The Raven

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A Darker Look at “The Raven”

Guilt and regret are two emotions that have transcended time and have constantly been used as literary topics for countless years and countless works. Literature captures the essence of humanity and expresses it in ways that most cannot do, therefore we look to literature as a way to relate and guide us through whatever it is we are trying to deal with, whether it be positive or negative. In this essay I will be exploring Edgar Allen Poe’s “The Raven,” to demonstrate the expression of guilt and regret in the form of poetry using different poetic devices to do so. I will be analyzing the idea that the narrator of the poem is not just expressing sorrow over the loss of his “Lenore,” but also guilt stemming from his belief that he could have done more to save her, or in fact maybe even caused the death of his beloved Lenore.

Poe does a good job of separating the poem into two categories or sections, so to speak. One being the hopeful idea that he can get Lenore back or at least see her ghost and possibly reconcile with her so that he can live on happily. The other being the dark and dramatic tone of the poem that takes

overwhelming precedence after the first few stanzas. And the way Poe does that, obviously not having the use of images to aid him, anytime he is talking about Lenore or something positive, he uses positive imagery such as “the white bust of Pallas” to describe his beloved Lenore. What makes this poem more than just a horror story is the way that Poe uses his words and poetic skills to thrust the reader into the narrator’s mind and into his psyche so that you know not only his feelings, but his thoughts too. It is a deep poem on many levels and through the rest of this thesis I will prove that the narrator is responsible in some capacity for the death of Lenore.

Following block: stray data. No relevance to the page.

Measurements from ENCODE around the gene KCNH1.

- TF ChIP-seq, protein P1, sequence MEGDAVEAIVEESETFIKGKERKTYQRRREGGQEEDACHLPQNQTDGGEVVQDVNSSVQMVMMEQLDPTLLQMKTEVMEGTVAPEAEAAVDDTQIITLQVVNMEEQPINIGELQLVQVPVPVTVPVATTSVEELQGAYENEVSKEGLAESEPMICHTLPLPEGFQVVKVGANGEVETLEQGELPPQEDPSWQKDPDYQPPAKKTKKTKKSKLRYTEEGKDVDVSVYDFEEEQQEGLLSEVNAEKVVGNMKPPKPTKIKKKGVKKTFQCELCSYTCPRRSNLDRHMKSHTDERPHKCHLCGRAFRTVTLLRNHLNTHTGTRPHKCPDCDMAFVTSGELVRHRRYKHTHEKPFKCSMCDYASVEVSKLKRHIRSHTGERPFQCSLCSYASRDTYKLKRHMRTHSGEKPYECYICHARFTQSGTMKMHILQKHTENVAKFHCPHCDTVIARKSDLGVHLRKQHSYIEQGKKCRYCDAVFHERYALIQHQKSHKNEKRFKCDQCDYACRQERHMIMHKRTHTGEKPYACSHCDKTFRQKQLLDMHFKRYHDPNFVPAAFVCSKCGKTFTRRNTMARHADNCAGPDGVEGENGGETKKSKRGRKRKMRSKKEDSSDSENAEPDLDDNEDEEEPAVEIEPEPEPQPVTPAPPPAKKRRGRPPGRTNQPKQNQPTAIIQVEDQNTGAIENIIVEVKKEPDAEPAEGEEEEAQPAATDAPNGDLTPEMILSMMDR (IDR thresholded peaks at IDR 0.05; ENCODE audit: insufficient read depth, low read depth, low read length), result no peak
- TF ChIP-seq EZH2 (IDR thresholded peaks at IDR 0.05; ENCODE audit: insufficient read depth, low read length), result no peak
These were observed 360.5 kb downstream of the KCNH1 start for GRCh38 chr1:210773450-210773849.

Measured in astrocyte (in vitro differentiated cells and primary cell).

The poem is written in a melancholic tone from the very beginning when Poe describes the night that he is visited by the raven as a midnight dreary, also stating that it is during “the bleak December.” (Line 7) He immediately starts off setting the tone of the poem and the setting of the poem as an unhappy and sorrowful atmosphere so the reader gets the feeling of sadness from the narrator from the first line. From that line about December along with the line referring to “dying embers” the reader is thrust into a scene of depression and sadness. December is a month where all things being to decay and die, from the leaves, to the grass along with animals not dying, but fleeing for warmer weather. The dying embers is just another way that Poe creates the scene for the reader so that it is as if he is painting an image of what is going on with the narrator. It does not take long for Poe to give the reader a sense of uneasiness. It is clear that also from the first stanza that the narrator is on edge, while he reads “forgotten lore” (line 2). The narrator is most likely partaking in some form of black magic to bring back his lost love, Lenore. Poe uses the literary devices, internal rhyme and alliteration to give the first and other stanzas a musical or rhythmic sound that aids the overall tone of sadness for the poem. By giving the poem a structured rhythmic tone, it truly aids the sense of the narrator’s sadness and fear of the situation he is in. Also, the dark musical theme of the first stanza serves as proof that the narrator of the poem is truly performing some type of black magic, because if you look back at mankind’s recollection of black magic, they are almost performed using some type of musical ritual where people are sing-songy in the way that they are carrying out the black magic.

The narrator goes on in the next stanza to talk about how he, “sought to borrow from my books surcease of sorrow – sorrow for the lost Lenore.” This is the first time in the poem that he mentions what he is so sad about, which is the loss of his beloved, Lenore. Now the narrator is putting the pieces...
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